Caballero signed on to bring “DC-7” to GALA after he stepped in with only four weeks left in rehearsals to direct last year’s “Puerto Rico . . . ¡fua!” He’d directed the show’s off-Broadway and Puerto Rican productions, as well.
“DC-7” is performed bilingually, with English surtitles. Caballero described Clemente’s success as “a universal language” but added that he intimately understood the discrimination Clemente faced as a Spanish speaker in United States.
Caballero said that when he moved to New York from Puerto Rico in 1991, “I didn’t speak the language. I didn’t even know how to ask for food. It was very hard for me to survive in a different culture. . . . When you speak the language but are not proficient, basically you have no personality. Because when it comes out, it’s rough. So in that way, you have to start fighting because language defines who you are. And if you don’t speak the language in the country you are living with, you are something different.”
Caballero worked closely with Clemente’s widow and brother.
“I think they trusted me,” Caballero said. “It was a connection. . . . I knew that it was a big responsibility, and I wanted to honor that information that they gave to me.”
Thursday to May 26, 3333 14th St. NW, galatheatre.org, 202-234-7174
Kahn’s Signature moment
Signature Theatre artistic director Eric Schaeffer has tapped a scrappy up-and-comer to direct next season’s world premiere of “Pride in the Falls of Autrey Mill,” a new play by Paul Downs Colaizzo, whose “Really Really” was produced at MCC Theater in New York and nabbed him this year’s Charles MacArthur Award for Outstanding New Play or Musical at that Helen Hayes shindig.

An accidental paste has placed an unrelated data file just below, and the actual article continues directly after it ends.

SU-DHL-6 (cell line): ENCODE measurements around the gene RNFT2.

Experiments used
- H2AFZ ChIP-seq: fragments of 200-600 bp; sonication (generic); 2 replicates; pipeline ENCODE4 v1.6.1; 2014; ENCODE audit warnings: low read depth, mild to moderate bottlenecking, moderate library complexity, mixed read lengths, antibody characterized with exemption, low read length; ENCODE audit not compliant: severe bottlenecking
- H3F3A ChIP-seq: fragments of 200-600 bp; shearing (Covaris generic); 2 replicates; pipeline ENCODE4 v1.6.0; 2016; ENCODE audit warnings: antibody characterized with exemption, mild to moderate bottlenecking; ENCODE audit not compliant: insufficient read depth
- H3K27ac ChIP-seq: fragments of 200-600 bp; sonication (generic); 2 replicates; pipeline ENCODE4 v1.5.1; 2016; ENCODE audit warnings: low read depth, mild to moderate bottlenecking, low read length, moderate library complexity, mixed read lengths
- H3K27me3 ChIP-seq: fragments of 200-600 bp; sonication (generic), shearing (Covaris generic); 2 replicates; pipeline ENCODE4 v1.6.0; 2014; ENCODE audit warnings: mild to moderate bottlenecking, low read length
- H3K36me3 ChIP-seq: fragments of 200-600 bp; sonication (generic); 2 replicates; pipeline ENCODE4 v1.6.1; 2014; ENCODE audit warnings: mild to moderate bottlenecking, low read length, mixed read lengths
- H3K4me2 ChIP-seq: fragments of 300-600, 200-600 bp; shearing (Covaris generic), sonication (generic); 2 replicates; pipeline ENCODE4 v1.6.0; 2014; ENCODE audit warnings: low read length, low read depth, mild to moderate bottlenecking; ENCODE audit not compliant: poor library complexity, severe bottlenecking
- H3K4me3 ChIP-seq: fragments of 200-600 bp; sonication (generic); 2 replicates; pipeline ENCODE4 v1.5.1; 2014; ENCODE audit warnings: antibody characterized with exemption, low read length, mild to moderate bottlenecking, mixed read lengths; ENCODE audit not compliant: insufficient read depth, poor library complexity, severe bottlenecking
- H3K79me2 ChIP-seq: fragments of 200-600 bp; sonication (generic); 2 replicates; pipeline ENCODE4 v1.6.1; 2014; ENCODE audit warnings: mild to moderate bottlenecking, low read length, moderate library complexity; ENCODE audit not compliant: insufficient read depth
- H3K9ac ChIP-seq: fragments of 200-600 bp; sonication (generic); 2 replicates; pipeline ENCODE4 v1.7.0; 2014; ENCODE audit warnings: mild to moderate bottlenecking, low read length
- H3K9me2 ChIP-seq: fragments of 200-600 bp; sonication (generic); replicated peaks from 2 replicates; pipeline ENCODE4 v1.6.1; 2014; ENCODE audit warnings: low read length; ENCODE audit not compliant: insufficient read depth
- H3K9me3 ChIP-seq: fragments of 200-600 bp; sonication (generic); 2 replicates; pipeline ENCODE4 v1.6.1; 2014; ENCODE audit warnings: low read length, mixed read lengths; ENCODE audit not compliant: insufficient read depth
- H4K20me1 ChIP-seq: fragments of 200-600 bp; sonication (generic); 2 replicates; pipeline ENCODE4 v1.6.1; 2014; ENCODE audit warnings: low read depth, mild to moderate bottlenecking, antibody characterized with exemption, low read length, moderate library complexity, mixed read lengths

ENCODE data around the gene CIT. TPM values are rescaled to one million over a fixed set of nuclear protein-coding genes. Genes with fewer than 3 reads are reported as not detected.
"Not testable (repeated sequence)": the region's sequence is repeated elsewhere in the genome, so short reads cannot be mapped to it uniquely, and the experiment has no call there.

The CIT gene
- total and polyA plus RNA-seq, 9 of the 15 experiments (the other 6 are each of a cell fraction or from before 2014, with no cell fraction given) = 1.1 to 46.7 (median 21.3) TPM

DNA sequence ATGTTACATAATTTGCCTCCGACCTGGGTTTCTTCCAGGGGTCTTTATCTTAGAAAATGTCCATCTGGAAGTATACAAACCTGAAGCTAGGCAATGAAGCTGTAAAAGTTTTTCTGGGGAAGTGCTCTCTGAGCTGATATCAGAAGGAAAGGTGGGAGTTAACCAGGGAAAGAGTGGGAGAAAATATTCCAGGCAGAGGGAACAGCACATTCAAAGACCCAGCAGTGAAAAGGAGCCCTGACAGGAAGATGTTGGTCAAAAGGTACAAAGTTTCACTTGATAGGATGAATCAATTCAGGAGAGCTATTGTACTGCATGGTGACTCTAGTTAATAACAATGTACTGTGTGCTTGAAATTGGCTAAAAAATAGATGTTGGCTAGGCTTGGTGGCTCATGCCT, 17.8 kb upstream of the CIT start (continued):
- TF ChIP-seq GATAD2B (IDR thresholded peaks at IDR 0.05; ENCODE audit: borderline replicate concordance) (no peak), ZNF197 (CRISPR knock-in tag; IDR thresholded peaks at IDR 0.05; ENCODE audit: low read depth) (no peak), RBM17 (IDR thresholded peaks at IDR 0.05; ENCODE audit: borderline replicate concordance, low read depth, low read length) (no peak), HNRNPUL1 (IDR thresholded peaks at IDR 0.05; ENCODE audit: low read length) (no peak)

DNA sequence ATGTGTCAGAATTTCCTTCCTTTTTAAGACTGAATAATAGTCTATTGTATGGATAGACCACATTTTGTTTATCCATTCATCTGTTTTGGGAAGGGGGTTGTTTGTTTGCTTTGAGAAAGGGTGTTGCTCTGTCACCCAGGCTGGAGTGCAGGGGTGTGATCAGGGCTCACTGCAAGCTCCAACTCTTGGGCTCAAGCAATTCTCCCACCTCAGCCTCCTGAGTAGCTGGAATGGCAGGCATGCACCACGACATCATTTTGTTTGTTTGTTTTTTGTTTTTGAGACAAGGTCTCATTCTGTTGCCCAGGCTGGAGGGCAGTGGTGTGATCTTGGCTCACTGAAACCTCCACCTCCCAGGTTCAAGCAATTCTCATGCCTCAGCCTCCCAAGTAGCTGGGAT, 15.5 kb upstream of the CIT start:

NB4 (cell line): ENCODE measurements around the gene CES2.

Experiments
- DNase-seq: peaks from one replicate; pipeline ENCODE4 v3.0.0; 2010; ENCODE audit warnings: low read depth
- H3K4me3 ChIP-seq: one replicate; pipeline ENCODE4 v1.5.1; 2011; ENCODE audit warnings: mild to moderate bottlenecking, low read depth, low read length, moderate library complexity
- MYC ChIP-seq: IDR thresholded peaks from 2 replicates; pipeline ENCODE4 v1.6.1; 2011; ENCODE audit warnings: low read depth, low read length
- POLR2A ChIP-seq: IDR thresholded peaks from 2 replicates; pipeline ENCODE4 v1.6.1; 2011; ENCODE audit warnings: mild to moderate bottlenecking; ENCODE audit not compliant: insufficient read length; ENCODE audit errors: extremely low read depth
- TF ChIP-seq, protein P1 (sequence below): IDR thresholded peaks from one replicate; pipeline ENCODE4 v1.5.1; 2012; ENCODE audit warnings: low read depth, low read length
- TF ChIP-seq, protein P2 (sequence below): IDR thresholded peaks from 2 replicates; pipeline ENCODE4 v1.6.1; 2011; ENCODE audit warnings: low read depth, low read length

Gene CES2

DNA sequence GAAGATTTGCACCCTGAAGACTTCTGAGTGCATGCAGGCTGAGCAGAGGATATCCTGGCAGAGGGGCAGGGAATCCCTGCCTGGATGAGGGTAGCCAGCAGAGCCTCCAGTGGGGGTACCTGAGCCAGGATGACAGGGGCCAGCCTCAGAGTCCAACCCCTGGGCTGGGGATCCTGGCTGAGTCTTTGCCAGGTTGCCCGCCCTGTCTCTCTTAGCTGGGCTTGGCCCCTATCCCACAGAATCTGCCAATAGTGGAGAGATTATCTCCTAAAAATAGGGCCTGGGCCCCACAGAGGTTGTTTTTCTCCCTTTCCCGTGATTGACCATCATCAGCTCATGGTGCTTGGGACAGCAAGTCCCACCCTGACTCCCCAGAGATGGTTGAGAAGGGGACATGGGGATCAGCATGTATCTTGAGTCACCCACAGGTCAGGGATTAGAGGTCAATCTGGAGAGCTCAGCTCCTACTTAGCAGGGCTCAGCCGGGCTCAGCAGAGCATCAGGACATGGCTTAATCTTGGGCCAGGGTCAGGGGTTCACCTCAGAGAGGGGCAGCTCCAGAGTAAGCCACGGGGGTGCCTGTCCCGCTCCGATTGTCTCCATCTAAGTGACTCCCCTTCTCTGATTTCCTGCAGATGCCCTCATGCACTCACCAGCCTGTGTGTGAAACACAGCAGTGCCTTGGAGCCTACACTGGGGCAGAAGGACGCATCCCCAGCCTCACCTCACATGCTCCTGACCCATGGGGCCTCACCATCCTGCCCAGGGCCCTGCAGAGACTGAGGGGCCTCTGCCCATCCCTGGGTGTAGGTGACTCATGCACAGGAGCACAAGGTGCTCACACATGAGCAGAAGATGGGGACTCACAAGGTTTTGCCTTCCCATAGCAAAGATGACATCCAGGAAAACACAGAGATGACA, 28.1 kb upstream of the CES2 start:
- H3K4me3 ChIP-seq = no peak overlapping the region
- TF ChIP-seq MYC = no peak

I am speaking, of course, of Michael Kahn.
A literalist may wish to interrupt here and point out that Kahn has been the artistic director of the Shakespeare Theatre Company for more than 25 years. However, it’s been heavy on the classics and light on the contemporary for Kahn for quite a while.
This wasn’t the first time Schaeffer had reached out, Kahn said, but all the previous offers “were rivals that didn’t grab me, or things that I could have done at Shakespeare.”
“Autrey Mill” was “exactly what I wanted to do: work on a brand-new contemporary play by a really good young writer,” said Kahn.
Even Kahn cannot avoid the world’s most obvious pun regarding his fandom of Colaizzo’s first Signature show (“I saw ‘Really Really,’ which I really, really liked”) and “I sort of wondered if the playwright really wanted to work with a guy my age.”